When someone asks what the meaning of life is, it might be really easy to answer, “find happiness,” but that answer only poses more questions. What is happiness? Why does everyone strive for it and how does one obtain it? Is it even obtainable? People can be happy one moment and sad the next. Is there a logic behind happiness? How do we prevent these emotional roller coasters? These are all questions people have tried to answer throughout time, but I’ve never been a philosophical person. I’ve always brushed off these topics in favor of more practical ways of thought that had concrete answers. That is until I encountered the topics discussed in this mindfulness class. It was comforting to know that most, if not all, people struggle to wrap their minds around the same concepts of happiness. We all want it, but don’t know how to get it. According to Chodron (2016), “We do not meditate in order to be comfortable. In other words, we don’t meditate in order to always, all the time, feel-good”. The key to feeling happy is mediation, but as everyone probably knows, it is hard to get into the habit of meditating. By thinking about abstract ideas through meditation and mindfulness, we become better acquainted with the ideas themselves, what they mean to us, and how to happiness through this process of meditating.
Literature has shown that meditation, especially a type that encourages mindfulness, can improve many aspects of our lives. One might ask what is mindfulness? Mindfulness is defined as observing your surroundings and being aware of the changes that are happening without judging. It is the act of being in tune with yourself and your surroundings. Mindfulness meditation, in particular, can improve mental health, physical health, and overall well-being. Overall well-being pertains to your happiness, connectedness to others and the world, and clarity in the mind.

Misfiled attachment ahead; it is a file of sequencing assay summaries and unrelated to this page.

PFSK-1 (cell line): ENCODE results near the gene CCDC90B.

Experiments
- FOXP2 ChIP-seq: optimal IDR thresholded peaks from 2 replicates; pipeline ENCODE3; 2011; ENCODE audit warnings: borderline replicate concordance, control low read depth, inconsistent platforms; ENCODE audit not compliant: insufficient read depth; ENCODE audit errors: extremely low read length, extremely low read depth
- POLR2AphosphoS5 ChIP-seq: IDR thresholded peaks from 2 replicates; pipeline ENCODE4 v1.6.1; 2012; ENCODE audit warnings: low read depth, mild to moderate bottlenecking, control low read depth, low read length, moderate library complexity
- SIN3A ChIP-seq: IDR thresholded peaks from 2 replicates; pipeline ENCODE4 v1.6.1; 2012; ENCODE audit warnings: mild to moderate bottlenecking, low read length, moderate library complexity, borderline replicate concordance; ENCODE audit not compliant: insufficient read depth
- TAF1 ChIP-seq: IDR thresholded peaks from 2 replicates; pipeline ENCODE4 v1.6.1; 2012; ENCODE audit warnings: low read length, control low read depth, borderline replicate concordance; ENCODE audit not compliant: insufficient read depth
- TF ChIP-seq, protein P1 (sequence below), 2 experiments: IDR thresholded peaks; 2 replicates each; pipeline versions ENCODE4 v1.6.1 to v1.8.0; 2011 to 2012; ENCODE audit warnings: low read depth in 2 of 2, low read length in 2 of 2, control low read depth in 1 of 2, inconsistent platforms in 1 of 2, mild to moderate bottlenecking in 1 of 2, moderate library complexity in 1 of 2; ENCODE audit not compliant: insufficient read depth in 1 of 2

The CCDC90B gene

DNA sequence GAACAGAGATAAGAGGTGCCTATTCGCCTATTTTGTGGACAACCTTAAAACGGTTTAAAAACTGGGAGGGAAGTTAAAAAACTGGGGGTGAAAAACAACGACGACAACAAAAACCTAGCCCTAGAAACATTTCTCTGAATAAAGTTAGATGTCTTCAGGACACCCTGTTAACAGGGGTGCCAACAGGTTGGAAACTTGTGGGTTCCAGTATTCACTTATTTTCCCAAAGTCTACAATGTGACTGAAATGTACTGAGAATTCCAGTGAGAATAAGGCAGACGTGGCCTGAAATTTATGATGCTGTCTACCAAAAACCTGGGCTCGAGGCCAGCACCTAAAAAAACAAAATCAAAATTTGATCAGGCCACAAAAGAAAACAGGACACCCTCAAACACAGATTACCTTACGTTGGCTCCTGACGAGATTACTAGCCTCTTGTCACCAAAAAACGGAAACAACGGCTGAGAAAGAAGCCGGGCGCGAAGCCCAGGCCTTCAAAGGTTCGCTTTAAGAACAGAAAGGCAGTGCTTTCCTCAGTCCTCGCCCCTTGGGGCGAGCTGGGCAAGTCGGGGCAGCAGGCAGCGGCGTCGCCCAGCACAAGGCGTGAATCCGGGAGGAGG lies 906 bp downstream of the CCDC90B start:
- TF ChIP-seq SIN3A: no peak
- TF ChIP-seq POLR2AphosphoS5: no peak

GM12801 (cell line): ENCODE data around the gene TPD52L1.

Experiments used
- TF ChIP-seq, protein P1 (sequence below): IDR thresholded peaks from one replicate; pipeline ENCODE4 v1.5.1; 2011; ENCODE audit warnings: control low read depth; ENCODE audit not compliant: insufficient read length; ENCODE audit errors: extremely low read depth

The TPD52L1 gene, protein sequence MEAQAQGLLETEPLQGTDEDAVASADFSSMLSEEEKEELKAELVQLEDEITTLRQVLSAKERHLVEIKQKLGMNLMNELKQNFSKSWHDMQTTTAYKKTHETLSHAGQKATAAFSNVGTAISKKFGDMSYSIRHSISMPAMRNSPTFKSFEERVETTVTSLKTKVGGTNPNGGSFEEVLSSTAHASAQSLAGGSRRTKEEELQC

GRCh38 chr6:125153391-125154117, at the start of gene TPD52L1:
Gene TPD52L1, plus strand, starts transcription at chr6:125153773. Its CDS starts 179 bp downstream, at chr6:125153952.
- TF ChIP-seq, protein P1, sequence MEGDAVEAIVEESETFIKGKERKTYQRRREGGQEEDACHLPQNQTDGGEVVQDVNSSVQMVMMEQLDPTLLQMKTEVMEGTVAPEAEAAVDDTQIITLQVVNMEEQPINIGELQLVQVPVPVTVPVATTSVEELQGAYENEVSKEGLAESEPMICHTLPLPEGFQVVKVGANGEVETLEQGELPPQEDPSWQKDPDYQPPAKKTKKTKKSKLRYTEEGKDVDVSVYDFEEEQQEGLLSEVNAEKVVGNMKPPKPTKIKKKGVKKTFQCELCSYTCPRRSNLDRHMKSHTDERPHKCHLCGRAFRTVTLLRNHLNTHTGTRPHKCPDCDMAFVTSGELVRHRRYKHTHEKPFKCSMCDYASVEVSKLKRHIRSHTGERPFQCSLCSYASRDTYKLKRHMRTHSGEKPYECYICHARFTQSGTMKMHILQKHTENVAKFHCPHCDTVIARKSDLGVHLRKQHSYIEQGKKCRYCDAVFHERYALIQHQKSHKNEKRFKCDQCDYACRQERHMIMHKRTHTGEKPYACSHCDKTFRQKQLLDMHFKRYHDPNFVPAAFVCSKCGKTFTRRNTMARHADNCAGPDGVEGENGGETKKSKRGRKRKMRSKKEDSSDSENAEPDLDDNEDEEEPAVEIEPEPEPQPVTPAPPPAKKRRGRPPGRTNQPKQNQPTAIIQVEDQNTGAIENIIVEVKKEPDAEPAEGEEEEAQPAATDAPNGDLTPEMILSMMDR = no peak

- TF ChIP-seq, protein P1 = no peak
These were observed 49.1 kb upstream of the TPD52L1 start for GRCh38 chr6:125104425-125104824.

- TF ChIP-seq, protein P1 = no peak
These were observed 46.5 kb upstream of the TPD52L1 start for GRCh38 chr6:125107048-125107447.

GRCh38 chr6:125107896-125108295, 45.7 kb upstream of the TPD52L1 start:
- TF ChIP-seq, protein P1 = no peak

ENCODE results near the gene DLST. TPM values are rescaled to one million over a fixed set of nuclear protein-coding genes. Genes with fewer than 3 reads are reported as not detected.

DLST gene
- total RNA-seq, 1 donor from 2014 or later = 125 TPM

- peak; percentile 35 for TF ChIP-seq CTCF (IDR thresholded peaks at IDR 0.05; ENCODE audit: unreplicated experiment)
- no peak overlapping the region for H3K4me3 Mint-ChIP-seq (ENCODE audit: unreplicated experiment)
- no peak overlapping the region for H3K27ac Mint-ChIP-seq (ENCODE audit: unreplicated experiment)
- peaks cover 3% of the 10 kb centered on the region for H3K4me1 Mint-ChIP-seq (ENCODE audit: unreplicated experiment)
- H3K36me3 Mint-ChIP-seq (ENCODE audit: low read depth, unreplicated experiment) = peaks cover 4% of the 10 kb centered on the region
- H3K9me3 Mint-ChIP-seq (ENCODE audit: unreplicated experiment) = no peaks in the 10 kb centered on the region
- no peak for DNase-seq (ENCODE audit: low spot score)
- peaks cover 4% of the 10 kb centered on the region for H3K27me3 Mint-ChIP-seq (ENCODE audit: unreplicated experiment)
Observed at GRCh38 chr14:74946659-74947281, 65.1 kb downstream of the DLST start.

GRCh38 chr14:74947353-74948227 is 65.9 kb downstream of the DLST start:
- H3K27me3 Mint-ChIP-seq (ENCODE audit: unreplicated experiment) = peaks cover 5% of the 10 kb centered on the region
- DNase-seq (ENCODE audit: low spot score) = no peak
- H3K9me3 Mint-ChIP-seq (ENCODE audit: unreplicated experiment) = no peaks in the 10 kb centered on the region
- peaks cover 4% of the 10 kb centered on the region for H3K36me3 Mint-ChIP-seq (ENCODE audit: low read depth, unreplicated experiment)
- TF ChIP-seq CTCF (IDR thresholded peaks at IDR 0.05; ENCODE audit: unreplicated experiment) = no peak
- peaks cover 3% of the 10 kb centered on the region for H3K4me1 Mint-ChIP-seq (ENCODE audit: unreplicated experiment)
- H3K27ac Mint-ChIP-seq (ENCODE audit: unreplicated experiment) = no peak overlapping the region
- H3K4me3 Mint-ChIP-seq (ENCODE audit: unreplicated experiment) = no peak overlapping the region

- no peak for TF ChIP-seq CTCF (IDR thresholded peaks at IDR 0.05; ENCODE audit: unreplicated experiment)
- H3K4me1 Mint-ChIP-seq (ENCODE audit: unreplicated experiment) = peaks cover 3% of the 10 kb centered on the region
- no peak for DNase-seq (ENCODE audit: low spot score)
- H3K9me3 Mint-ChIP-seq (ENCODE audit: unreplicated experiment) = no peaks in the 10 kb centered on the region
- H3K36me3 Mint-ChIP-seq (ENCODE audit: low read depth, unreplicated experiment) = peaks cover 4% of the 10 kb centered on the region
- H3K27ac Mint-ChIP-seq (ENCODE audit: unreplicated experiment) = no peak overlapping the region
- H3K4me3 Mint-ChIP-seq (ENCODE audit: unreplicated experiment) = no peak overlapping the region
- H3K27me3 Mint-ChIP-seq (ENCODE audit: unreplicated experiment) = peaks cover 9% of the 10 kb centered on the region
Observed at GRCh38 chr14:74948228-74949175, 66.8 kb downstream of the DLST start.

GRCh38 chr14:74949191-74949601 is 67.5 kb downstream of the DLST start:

These definitions make it abundantly clear why mindful meditation can help us achieve happiness. In order to even start looking for happiness, one should be aware of what makes us sad and how we feel when we encounter different things in the world. This is why I believe that the first step in achieving happiness is to become in tune with the world and to be mindful, even of the seemingly mundane things in our lives. Meditation is so powerful because “meditation gives us the opportunity to have an open, compassionate attentiveness to whatever is going on” (Chodron, 2016, p. 5). Meditation is not only about making you feel good about yourself but also about being aware of your emotions and knowing how to gain control of your emotions. Per Chodron’s words:
Whenever you make time to sit down and practice meditation, you bring something along–you bring your thoughts and joys from the day with you, your disappointments, and your concerns. The idea isn’t to just plunk down and start your timer and block out everything that you’ve brought with you. So first, have some sense of where you’re at. Ask yourself the questions: What am I feeling physical? What is my mood? What is the quality of my mind?
In order to be happy, first, you need to be aware of your feelings and come to terms with those feelings. While I agree with these ideas about mindfulness, the next step to Chodron’s description of mindfulness is being aware of people around you and thinking about other people. It is true that you need to be aware of your surroundings and your feelings, but I think it is also equally important to be aware of the people around you and their feelings. We do not live in a bubble by ourselves; we interact with other people. Just as they have an impact on our feelings, we directly impact their emotions as well. Everyone does things for a reason and we need to try to figure out the intent behind these actions in order to understand other people and ourselves better. Knowing, or just consciously thinking about, the intent behind others’ actions and our own makes us more aware of why we do things and will help limit impulsive actions that may harm ourselves or the people around us. When we act impulsively, sometimes we do things we normally wouldn’t do that are out of character. In addition, it will foster thought on how others will perceive our actions, whether we want people to judge us by our impulsive actions rather than our true self, and how we can correct misconceptions. Mindfulness not just about ourselves but about the people around us will help us understand everyone better and consequently, help us in our ultimate quest for happiness.